For education and contracting purposes, CEP has invested in a physician utilization information system. "It's a way to monitor how physicians are utilizing resources," Bedard says. "We work with our physicians to practice more efficiently."
Medical directors of large HMOs have three main complaints about emergency departments, says Marty Karpiel, president of Karpiel Associates, a Los Alamitos, Calif.-based emergency and ambulatory-care services consulting firm.
"Emergency departments are very expensive for urgent care, and emergency physicians are quick to admit they order excessive amounts of ancillary tests," Karpiel says. "(Now) emergency physicians have stepped to the plate to address these concerns."
For example, to reduce costs, hospitals have developed "fast-track" minor-care units within emergency departments and urgent-care programs. Under the fast-track system, triage nurses evaluate patients entering the emergency department and send those classified as nonemergency to an adjacent fast-track area.
Karpiel estimates that fewer than half of all hospitals have created a fast-track system.
Some hospitals also have established observation and chest pain units as a first step toward admission for patients with unclear symptoms, Karpiel says.
"Health plans are doing more education with patients to help them make better decisions about how to access a primary-care doctor when they face a medical emergency," says Liza Greenberg, director of medical affairs for the American Association of Health Plans.
"Emergency departments are being extremely collaborative with health plans to provide the best care," Greenberg says.
Another component of Kaiser's prudent layperson model and the Cardin bill is that health plans are required to pay for the care necessary to stabilize a patient. Then, once the patient is stable, the health plan has 30 minutes to approve or disapprove additional benefits.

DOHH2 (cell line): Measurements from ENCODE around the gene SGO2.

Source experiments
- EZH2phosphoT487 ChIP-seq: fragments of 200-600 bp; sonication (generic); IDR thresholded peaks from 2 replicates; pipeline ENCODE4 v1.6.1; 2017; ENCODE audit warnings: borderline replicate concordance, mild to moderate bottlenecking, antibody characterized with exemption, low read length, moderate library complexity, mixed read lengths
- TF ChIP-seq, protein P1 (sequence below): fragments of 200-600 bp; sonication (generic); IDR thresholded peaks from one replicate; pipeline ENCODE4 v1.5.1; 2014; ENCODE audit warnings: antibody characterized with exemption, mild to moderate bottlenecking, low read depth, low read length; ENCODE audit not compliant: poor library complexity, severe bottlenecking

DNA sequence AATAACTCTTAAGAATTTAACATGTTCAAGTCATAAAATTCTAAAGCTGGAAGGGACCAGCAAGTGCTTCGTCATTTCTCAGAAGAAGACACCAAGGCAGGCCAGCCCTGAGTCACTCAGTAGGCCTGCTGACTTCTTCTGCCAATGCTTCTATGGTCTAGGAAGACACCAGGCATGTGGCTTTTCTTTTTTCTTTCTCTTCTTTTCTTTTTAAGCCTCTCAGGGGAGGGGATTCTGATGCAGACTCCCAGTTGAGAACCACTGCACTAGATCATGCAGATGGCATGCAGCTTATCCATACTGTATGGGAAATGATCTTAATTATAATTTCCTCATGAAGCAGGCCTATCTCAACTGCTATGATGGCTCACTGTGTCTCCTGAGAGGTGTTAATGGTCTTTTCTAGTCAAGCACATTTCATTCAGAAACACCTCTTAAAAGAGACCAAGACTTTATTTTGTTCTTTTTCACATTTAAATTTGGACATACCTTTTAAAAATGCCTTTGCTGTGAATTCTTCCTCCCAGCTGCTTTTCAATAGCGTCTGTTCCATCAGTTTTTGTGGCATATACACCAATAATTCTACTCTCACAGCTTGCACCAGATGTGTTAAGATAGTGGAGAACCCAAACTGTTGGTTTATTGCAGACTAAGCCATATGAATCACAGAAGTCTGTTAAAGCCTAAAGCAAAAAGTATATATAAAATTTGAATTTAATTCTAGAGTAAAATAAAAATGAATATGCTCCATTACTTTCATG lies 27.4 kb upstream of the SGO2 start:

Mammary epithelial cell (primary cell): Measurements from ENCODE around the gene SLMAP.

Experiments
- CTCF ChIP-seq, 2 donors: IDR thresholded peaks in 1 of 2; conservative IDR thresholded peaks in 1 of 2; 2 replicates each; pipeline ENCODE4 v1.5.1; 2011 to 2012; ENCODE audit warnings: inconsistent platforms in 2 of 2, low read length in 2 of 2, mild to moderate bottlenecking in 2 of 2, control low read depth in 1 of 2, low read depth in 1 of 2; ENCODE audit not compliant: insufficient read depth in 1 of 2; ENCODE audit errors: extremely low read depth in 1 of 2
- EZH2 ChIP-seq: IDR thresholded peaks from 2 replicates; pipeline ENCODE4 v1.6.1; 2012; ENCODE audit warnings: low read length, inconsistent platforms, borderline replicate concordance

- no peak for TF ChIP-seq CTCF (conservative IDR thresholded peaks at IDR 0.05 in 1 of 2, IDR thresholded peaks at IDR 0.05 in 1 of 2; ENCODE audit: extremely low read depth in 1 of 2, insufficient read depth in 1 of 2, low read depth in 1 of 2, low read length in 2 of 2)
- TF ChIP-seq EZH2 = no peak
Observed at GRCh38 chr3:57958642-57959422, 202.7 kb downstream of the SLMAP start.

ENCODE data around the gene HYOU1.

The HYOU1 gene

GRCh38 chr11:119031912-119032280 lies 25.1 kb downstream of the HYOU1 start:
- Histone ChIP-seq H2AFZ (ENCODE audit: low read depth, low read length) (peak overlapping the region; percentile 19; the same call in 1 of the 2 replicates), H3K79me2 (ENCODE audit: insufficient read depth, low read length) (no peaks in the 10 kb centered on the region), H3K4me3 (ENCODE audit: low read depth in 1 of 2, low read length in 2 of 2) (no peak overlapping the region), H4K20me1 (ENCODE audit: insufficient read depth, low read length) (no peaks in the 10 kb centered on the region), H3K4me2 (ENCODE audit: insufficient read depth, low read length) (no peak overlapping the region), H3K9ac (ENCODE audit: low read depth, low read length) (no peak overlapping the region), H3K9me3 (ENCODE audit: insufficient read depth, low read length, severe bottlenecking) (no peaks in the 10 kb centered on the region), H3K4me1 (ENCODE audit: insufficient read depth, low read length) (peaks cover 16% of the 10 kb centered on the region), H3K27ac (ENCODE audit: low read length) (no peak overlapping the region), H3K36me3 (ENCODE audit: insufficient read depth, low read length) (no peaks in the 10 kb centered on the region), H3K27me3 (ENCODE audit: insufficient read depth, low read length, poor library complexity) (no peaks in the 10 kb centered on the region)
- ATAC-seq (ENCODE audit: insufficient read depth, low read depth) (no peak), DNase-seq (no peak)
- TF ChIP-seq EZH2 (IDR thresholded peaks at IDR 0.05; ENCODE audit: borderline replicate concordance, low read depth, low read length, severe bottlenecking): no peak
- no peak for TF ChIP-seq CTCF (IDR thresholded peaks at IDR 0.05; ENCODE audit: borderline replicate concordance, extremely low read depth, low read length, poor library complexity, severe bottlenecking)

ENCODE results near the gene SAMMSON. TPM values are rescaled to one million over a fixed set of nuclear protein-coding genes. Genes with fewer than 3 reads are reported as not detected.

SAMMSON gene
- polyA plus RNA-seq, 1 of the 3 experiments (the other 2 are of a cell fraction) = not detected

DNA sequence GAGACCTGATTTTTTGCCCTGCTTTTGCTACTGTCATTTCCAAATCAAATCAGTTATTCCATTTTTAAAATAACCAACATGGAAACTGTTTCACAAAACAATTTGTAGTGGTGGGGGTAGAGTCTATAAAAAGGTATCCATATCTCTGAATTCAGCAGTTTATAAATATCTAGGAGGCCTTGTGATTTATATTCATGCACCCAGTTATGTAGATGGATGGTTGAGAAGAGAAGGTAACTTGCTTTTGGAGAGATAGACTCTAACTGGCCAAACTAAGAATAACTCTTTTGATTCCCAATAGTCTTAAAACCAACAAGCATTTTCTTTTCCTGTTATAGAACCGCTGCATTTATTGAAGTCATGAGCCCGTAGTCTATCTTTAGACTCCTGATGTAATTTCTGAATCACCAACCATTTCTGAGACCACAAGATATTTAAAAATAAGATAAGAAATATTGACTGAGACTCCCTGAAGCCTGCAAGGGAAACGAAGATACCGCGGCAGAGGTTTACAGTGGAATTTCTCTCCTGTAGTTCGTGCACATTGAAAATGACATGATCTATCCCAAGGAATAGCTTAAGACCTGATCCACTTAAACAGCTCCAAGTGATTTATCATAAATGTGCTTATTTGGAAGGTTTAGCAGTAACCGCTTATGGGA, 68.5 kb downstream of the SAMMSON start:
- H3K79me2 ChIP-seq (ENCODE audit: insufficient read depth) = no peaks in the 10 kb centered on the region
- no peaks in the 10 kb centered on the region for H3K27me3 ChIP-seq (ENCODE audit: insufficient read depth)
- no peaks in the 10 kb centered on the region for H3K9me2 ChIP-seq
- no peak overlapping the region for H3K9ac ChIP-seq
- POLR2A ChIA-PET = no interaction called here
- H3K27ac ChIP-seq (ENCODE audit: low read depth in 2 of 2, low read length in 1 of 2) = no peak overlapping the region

Without such a system, a physician may complete services and discover afterward that the health plan does not authorize the treatment.
Greenberg says the notification time after stabilization is too short to make the system work. "The (30-minute time frame) is fairly restrictive," she says. "It may be hard for a plan to meet."
Pappas says the 30-minute time limit is long enough. "It works for us, he says, but you need to have the infrastructure--telephones, staff--in place to do it."
Kaiser also has a case-management system in place that involves having other hospitals transfer Kaiser enrollees to Kaiser hospitals once they have been stabilized.
"We save money and improve quality," Pappas says. "We have the medical records that give us the best information to conduct follow-up care without unnecessary utilization."
"With 300,000 patient visits a year, Kaiser saves an average of 30% of total ER expenditures each year with post-stabilization transfer agreements with neighboring hospitals," he says. In 1991, for example, Kaiser reduced the $10 million that would have been spent on emergency care by $3.5 million.
"This system can be implemented nationwide if there is cooperation between the emergency physicians, hospitals and health plans," Pappas says.
Jay Greene is a regular contributor to Modern Physician who is based in St. Paul, Minn., and who specializes in healthcare business issues.